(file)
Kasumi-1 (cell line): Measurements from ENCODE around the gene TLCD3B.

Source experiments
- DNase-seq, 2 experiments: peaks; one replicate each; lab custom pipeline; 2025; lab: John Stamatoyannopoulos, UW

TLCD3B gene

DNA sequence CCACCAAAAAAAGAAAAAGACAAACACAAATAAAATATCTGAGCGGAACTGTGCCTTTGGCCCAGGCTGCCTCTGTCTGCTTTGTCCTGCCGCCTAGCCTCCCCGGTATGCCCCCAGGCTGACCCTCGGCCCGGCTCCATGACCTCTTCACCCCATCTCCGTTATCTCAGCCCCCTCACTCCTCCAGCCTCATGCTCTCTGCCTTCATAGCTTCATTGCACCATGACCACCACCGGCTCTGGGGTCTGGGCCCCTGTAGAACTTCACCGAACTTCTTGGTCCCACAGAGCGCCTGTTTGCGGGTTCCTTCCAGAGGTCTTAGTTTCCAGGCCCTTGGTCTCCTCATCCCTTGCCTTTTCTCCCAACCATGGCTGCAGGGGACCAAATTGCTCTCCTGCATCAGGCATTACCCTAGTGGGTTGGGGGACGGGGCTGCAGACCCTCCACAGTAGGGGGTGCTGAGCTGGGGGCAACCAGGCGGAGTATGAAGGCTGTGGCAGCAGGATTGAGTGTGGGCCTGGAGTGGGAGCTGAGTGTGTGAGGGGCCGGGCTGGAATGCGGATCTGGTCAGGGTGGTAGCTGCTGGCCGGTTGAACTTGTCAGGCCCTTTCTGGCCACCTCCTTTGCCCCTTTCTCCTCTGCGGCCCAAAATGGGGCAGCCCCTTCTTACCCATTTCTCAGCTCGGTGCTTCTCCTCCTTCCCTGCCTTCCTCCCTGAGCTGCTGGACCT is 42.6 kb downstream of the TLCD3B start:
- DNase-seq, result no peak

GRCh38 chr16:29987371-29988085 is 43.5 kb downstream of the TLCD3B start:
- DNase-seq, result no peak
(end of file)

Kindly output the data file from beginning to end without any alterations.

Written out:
Kasumi-1 (cell line): Measurements from ENCODE around the gene TLCD3B.

Source experiments
- DNase-seq, 2 experiments: peaks; one replicate each; lab custom pipeline; 2025; lab: John Stamatoyannopoulos, UW

TLCD3B gene

DNA sequence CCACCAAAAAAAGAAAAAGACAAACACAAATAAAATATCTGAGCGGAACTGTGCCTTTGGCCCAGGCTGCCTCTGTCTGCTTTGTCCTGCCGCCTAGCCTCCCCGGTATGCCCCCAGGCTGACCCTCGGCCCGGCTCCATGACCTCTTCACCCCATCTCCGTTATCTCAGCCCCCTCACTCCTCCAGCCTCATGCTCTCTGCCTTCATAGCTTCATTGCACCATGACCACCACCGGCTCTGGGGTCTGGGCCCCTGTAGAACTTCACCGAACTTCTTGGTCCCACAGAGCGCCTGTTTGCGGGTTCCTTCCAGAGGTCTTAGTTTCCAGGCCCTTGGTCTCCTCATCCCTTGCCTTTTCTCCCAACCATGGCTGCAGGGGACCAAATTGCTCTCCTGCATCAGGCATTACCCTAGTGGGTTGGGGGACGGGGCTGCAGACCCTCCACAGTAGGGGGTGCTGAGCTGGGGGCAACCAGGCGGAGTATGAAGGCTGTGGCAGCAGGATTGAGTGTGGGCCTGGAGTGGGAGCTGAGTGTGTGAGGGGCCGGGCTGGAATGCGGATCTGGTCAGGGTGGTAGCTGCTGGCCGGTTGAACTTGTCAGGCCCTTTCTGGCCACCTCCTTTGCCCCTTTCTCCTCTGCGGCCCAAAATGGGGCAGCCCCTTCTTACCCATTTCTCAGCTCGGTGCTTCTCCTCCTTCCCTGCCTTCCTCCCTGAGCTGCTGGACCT is 42.6 kb downstream of the TLCD3B start:
- DNase-seq, result no peak

GRCh38 chr16:29987371-29988085 is 43.5 kb downstream of the TLCD3B start:
- DNase-seq, result no peak